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Research Interests: Political economy, natural resource use, group identity, Latin America
Biography: Andrea’s was a member of POWG from 2010-2012, while she was obtaining her MA in Geography at UBC. Her research interests lie at the intersection of political economy, natural resource use/extraction, and land-based group identities. For her master’s thesis, Andrea examined community-managed water networks in periurban Cochabamba, Bolivia. She considered the merits and drawbacks of community water governance in relation to questions of autonomy, scale, and Bolivia’s putatively “post-neoliberal” turn.
Andrea is currently pursuing doctoral studies in Geography at the University of California-Berkeley, where her research has taken a somewhat new direction. Using a combination of ethnographic and archival methods, Andrea’s dissertation will explore the rise of cooperative mining in highland Bolivia. Cooperative mining, once marginal within Bolivian political economy, has come to play an increasingly dominant role in national politics, and Andrea’s research seeks to understand this phenomenon in historical and contemporary terms.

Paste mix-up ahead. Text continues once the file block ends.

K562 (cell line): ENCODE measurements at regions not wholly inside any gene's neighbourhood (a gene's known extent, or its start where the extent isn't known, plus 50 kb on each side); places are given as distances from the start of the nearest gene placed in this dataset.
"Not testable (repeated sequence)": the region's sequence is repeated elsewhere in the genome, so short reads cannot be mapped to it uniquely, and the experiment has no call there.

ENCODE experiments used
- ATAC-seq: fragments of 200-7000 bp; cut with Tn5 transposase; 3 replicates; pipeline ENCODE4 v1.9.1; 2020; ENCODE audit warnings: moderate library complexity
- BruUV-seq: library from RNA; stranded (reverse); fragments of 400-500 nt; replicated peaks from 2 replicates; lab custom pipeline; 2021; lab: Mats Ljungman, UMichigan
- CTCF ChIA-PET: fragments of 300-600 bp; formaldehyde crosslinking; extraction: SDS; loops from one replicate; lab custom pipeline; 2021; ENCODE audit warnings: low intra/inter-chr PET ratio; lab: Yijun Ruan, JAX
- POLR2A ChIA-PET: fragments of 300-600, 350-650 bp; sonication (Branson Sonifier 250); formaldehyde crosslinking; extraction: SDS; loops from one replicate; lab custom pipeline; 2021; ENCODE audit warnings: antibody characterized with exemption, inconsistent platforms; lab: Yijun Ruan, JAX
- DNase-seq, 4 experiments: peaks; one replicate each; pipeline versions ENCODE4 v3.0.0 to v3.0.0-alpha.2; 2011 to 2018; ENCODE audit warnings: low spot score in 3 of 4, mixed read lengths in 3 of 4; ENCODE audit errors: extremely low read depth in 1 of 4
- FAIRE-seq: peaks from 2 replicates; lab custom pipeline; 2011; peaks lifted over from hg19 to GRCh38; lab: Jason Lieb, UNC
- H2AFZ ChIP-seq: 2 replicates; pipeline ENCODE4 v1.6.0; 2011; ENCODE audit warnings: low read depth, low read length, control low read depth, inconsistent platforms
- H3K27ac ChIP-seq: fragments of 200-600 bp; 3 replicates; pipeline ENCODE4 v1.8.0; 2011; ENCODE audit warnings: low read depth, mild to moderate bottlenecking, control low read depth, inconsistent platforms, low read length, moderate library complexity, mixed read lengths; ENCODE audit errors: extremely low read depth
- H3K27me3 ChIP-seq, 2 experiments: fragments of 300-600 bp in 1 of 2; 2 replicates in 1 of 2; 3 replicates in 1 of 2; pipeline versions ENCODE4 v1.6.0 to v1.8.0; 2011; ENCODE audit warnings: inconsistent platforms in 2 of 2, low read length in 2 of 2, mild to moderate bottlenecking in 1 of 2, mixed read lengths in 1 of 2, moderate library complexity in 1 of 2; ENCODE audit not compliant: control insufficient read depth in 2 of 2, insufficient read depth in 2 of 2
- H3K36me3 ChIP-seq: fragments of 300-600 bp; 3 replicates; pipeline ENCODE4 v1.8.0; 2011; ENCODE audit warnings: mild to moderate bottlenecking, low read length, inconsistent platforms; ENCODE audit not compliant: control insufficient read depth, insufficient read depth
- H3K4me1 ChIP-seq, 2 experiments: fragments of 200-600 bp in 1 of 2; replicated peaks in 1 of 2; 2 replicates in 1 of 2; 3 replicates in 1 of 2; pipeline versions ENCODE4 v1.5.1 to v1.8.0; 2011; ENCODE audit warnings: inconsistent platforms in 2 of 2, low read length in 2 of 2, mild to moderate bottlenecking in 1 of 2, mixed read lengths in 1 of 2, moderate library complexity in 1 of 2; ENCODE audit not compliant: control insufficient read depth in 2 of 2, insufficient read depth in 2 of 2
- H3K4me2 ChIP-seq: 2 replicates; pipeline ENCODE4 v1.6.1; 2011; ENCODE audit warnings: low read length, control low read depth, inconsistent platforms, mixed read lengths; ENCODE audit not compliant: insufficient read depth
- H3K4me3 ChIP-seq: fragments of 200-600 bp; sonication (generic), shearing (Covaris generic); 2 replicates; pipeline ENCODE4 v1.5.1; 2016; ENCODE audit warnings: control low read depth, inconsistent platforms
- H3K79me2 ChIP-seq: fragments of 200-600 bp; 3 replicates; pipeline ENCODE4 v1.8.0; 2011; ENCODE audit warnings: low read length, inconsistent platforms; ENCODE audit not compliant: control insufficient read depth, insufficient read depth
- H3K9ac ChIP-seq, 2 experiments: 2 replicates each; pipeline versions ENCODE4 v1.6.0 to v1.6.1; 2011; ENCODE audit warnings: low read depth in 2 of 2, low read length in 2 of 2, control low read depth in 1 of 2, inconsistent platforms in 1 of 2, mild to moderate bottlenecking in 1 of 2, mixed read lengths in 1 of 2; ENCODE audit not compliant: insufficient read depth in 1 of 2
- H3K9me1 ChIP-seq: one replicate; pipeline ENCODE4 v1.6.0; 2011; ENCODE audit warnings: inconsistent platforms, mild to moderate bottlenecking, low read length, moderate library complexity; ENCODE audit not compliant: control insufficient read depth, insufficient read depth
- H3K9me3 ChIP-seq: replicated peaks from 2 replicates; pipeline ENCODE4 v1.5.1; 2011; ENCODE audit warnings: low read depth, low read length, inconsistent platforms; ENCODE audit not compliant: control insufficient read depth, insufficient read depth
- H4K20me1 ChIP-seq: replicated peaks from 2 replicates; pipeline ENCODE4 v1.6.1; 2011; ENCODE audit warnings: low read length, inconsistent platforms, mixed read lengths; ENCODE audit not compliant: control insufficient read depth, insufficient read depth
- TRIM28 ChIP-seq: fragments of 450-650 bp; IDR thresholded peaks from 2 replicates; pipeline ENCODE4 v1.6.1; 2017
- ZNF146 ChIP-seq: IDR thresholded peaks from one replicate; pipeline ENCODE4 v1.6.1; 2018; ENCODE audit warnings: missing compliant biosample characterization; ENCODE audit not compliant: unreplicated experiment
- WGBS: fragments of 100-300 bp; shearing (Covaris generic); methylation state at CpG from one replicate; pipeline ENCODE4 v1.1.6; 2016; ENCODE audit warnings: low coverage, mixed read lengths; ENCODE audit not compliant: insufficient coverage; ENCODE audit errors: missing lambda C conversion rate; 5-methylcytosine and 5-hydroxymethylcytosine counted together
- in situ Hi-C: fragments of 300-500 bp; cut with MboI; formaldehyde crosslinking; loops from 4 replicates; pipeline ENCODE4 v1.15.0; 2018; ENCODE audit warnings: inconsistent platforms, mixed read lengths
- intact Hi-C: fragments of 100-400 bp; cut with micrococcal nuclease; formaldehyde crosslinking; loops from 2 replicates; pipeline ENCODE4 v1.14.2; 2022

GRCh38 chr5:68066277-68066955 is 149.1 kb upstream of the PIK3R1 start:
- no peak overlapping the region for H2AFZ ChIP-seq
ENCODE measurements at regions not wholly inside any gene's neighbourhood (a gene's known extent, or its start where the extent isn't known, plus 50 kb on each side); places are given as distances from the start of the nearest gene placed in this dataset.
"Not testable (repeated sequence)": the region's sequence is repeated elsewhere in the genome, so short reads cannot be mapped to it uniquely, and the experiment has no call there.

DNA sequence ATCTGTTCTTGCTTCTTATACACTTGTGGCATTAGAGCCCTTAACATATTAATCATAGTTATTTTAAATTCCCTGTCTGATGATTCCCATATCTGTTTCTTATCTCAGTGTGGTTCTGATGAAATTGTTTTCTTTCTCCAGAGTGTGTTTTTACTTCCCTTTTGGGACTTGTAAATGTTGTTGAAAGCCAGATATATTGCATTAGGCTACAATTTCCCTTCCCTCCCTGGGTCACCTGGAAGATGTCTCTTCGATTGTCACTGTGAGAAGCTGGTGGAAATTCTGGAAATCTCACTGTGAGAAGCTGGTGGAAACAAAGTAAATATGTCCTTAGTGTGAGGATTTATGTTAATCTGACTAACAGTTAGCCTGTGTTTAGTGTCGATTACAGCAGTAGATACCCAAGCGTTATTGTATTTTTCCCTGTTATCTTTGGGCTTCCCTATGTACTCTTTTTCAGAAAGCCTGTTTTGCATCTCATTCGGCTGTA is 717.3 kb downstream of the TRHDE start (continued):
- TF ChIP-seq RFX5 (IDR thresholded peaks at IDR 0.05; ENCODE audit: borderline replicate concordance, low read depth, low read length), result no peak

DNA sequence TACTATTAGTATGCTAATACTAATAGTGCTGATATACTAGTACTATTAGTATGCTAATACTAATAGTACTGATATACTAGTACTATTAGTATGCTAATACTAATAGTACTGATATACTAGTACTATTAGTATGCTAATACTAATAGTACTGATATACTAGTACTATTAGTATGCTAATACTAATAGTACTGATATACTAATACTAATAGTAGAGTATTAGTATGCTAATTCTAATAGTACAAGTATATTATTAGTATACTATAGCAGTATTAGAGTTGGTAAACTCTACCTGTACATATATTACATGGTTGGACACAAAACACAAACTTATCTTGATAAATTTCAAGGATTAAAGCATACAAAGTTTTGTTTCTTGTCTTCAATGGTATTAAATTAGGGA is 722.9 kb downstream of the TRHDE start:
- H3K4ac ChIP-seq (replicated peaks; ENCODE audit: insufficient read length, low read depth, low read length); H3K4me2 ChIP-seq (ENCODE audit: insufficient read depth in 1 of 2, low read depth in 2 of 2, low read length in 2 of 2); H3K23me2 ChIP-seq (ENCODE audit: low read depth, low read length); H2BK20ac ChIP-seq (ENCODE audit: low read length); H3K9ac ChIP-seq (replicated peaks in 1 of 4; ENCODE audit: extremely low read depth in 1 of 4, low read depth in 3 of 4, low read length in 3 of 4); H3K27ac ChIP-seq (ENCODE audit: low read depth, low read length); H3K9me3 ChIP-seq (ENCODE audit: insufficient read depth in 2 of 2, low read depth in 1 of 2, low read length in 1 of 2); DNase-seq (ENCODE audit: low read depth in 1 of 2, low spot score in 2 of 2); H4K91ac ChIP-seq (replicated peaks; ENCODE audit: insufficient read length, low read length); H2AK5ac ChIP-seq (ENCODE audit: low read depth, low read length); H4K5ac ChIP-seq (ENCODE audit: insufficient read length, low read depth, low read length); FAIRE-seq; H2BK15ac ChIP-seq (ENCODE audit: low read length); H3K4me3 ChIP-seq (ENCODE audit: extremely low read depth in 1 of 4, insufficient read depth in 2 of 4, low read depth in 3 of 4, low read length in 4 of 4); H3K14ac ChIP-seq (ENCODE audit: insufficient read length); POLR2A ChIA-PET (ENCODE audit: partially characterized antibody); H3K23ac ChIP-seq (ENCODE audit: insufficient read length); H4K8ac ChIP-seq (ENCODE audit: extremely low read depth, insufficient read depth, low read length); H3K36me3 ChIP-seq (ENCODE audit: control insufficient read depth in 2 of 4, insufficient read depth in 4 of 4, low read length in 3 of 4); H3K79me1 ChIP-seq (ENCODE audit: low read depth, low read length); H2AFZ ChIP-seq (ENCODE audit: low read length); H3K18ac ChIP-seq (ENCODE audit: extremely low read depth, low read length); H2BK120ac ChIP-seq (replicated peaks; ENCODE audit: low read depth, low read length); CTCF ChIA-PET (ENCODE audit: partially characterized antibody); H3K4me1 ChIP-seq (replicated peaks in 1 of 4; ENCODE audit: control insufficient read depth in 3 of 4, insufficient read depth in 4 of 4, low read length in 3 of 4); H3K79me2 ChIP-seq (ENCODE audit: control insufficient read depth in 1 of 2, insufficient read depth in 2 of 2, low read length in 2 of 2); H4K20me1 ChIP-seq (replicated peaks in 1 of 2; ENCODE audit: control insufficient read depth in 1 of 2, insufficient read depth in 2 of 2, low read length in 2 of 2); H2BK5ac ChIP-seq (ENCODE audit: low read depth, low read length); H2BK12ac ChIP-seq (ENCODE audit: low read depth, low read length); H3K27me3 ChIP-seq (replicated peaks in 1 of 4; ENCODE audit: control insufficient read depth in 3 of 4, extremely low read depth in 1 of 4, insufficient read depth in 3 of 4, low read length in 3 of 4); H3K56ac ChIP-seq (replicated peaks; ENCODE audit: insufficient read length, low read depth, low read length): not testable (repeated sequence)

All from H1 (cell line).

Andrea holds a Social Science and Humanities Research Council doctoral scholarship and is a 2014 Trudeau Scholar.
Refereed Journal Articles
Marston, A.J. (2014) The Scale of Informality: Community-Run Water Systems in Peri-Urban Cochabamba, Bolivia. Water Alternatives 7(1), 72-88.
Marston, A.J. (In Press) Autonomy in a post-neoliberal era: Community water governance in Cochabamba, Bolivia. Special Issue: Not-Quite-Neoliberal Natures in Latin America. Geoforum. http://dx.doi.org/10.1016/j.
Marston, A. (2013) Justice for all? Material and semiotic impacts of Fair Trade craft certification. Geoforum 44, 162-169.
Publications In Progress
de Freitas, C., Marston, A.J., and Bakker, K. Not-Quite-Neoliberal Natures in Latin America. (In Progress) Introduction to special issue in Geoforum. In progress. (Second author, contribution 40%).